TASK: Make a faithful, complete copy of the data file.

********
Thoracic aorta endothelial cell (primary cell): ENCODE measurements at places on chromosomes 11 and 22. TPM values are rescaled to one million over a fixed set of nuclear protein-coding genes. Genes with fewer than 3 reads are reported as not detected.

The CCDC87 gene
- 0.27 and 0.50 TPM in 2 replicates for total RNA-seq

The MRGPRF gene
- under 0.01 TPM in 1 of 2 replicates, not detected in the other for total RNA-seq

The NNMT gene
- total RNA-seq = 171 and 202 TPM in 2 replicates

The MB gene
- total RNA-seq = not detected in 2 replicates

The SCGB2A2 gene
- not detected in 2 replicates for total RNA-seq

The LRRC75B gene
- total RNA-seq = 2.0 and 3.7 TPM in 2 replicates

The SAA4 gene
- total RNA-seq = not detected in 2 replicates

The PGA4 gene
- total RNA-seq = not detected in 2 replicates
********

Thoracic aorta endothelial cell (primary cell): ENCODE measurements at places on chromosomes 11 and 22. TPM values are rescaled to one million over a fixed set of nuclear protein-coding genes. Genes with fewer than 3 reads are reported as not detected.

The CCDC87 gene
- 0.27 and 0.50 TPM in 2 replicates for total RNA-seq

The MRGPRF gene
- under 0.01 TPM in 1 of 2 replicates, not detected in the other for total RNA-seq

The NNMT gene
- total RNA-seq = 171 and 202 TPM in 2 replicates

The MB gene
- total RNA-seq = not detected in 2 replicates

The SCGB2A2 gene
- not detected in 2 replicates for total RNA-seq

The LRRC75B gene
- total RNA-seq = 2.0 and 3.7 TPM in 2 replicates

The SAA4 gene
- total RNA-seq = not detected in 2 replicates

The PGA4 gene
- total RNA-seq = not detected in 2 replicates